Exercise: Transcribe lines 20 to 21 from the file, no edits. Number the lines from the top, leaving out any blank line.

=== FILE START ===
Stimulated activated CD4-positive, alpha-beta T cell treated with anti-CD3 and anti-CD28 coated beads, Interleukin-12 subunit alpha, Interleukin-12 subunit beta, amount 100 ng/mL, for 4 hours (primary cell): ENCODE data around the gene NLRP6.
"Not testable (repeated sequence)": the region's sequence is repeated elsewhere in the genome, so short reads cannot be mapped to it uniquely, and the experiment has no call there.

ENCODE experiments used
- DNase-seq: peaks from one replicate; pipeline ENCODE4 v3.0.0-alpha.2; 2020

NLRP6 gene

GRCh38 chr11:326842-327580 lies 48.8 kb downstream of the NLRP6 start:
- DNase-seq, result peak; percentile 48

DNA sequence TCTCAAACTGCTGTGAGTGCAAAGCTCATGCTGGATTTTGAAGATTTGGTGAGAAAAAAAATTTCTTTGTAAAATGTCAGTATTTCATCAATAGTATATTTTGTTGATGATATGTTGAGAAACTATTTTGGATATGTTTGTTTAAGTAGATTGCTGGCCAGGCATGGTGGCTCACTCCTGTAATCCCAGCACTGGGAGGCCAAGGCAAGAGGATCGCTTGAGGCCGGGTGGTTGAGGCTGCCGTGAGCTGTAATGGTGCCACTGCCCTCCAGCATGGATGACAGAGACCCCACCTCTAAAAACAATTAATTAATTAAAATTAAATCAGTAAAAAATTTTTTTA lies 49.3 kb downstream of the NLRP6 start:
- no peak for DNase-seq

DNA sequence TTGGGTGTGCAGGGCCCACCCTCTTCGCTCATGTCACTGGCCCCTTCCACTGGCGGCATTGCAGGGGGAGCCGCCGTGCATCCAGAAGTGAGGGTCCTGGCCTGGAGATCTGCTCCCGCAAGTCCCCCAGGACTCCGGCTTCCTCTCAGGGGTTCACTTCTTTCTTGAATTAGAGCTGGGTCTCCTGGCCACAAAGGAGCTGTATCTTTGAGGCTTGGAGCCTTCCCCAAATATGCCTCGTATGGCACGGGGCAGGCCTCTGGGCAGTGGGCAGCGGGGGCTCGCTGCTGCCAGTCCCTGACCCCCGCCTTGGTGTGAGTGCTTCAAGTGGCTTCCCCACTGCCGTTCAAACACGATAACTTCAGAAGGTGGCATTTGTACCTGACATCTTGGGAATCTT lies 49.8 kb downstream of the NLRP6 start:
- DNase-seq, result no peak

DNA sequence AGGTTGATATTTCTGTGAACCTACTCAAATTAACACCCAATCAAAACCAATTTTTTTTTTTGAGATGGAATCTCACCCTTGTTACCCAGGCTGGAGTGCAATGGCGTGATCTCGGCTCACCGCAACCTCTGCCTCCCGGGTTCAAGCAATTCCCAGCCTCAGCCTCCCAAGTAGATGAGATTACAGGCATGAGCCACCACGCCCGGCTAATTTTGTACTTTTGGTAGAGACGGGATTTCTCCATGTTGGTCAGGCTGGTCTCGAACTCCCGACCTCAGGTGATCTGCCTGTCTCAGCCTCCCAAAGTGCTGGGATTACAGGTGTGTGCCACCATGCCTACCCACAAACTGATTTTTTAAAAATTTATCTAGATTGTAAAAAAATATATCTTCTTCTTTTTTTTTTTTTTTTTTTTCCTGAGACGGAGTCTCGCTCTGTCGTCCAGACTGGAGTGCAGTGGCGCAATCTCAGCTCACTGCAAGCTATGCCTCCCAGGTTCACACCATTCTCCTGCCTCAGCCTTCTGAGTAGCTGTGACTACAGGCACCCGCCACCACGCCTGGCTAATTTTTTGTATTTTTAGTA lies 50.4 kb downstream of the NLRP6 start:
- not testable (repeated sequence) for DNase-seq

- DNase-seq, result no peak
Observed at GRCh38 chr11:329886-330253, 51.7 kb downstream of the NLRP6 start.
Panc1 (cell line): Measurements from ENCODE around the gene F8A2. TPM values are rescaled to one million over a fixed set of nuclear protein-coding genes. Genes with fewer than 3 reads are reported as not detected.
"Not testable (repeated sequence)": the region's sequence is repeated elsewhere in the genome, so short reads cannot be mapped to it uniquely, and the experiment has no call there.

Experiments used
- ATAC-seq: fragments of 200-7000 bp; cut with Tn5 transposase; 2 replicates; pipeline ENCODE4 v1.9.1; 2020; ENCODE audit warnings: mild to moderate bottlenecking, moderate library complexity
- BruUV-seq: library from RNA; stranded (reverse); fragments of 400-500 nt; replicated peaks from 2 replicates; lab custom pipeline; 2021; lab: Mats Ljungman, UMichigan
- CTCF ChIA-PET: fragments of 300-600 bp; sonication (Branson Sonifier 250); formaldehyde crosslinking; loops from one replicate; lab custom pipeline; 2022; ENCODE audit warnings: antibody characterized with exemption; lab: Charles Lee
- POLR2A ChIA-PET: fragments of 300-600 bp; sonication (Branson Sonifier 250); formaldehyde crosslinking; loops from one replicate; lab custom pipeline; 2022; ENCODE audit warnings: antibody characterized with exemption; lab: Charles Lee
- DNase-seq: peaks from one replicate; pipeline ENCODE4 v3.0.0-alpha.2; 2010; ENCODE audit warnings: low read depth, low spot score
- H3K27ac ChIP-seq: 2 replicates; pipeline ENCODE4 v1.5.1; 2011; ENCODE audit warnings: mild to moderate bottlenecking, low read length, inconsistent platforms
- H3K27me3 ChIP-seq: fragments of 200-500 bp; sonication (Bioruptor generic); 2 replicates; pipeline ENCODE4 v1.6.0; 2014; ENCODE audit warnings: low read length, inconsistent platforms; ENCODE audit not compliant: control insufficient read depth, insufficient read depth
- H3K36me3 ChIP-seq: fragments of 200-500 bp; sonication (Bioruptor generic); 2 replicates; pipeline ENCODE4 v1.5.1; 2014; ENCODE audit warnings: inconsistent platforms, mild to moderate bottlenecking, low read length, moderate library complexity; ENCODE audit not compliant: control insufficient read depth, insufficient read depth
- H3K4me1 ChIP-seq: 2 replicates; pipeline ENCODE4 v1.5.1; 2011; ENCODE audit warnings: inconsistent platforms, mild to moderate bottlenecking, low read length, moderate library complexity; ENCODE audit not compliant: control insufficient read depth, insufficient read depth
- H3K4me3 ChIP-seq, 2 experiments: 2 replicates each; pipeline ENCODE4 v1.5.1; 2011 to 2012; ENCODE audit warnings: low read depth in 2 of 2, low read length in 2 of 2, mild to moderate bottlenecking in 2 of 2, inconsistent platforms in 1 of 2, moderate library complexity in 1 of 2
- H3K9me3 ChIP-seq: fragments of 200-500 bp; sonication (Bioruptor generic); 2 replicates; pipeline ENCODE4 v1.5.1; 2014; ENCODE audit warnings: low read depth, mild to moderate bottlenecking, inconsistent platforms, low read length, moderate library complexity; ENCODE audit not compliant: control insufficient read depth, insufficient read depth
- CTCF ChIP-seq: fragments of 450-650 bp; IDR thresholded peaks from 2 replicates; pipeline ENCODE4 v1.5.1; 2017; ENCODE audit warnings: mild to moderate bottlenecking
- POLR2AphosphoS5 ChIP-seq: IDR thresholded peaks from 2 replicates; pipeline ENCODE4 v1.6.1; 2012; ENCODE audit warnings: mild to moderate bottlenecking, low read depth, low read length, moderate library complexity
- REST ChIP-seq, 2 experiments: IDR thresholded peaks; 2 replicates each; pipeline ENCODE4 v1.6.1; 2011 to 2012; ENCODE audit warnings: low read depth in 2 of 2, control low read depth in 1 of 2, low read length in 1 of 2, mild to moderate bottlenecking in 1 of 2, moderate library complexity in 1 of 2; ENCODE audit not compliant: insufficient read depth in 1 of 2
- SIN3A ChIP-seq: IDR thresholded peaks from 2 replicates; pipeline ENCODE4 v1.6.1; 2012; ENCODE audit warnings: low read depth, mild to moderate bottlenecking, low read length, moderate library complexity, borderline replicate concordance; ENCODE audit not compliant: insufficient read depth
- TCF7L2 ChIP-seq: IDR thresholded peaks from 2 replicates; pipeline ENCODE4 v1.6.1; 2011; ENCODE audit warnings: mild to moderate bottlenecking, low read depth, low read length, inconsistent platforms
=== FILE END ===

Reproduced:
- BruUV-seq: library from RNA; stranded (reverse); fragments of 400-500 nt; replicated peaks from 2 replicates; lab custom pipeline; 2021; lab: Mats Ljungman, UMichigan
- CTCF ChIA-PET: fragments of 300-600 bp; sonication (Branson Sonifier 250); formaldehyde crosslinking; loops from one replicate; lab custom pipeline; 2022; ENCODE audit warnings: antibody characterized with exemption; lab: Charles Lee